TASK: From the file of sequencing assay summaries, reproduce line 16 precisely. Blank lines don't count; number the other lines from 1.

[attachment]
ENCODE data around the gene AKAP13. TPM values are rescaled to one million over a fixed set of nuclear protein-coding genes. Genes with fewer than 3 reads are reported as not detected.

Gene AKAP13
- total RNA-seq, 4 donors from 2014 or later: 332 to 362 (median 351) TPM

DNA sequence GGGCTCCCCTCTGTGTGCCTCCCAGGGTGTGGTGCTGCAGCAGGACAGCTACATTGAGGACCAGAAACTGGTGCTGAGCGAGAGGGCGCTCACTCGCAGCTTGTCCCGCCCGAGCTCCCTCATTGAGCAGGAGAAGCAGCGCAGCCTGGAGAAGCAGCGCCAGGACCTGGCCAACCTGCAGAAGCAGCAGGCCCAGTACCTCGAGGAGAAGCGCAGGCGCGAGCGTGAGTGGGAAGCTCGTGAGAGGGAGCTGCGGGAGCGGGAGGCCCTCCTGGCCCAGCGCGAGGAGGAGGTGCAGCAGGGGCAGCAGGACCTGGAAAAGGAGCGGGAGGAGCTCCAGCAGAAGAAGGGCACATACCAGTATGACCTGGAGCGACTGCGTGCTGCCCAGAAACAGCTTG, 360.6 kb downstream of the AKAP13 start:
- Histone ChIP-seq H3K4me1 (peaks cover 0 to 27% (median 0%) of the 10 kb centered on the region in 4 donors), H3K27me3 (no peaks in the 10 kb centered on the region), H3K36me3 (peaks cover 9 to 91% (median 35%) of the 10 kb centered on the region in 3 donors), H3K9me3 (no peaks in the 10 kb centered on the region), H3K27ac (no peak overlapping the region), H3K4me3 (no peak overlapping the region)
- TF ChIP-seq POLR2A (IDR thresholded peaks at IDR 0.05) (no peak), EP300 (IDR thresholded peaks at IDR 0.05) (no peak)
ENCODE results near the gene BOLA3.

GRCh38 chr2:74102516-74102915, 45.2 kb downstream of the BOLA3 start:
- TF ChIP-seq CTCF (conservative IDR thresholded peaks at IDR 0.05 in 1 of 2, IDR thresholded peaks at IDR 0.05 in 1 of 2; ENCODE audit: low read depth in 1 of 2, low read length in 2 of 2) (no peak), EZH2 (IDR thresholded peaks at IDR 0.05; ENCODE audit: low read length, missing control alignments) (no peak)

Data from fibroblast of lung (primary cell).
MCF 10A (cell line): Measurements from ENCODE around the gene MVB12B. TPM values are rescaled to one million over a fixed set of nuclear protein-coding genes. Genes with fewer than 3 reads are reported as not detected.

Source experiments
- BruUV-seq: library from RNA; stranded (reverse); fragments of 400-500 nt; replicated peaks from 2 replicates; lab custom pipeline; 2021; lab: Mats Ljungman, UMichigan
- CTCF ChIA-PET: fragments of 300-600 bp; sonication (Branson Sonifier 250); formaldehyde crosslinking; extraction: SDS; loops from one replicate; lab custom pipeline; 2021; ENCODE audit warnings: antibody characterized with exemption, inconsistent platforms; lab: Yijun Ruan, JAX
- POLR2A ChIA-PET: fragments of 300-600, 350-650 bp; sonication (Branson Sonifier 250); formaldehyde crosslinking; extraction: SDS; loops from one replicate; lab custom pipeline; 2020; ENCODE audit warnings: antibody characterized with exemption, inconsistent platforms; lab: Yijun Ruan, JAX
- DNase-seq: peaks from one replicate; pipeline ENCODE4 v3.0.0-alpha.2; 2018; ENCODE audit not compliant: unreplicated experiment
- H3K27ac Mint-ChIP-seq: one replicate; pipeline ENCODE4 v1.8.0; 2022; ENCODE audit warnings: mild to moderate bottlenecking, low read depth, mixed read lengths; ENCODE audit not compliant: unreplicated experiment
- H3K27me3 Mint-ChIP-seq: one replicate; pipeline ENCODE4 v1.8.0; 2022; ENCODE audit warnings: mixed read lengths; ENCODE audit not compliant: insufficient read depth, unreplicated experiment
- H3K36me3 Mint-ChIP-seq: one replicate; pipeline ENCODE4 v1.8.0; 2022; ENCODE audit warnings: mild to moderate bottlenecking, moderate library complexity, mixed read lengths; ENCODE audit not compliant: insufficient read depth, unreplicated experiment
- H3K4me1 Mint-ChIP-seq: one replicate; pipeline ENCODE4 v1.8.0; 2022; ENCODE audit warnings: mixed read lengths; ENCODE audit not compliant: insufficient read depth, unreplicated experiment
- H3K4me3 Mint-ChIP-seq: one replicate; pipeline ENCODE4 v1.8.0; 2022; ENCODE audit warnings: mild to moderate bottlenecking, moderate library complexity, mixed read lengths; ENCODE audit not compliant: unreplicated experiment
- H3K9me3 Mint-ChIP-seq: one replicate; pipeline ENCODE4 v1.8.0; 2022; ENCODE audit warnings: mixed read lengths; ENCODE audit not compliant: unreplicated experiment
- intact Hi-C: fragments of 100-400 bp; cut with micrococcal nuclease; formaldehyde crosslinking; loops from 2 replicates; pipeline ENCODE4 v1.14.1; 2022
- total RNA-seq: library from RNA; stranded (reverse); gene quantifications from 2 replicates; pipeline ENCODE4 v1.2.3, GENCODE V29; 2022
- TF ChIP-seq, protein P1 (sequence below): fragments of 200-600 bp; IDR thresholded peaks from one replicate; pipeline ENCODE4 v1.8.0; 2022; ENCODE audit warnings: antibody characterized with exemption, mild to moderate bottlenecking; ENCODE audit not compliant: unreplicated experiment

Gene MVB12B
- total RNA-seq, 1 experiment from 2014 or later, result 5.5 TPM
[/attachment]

- DNase-seq: peaks from one replicate; pipeline ENCODE4 v3.0.0-alpha.2; 2018; ENCODE audit not compliant: unreplicated experiment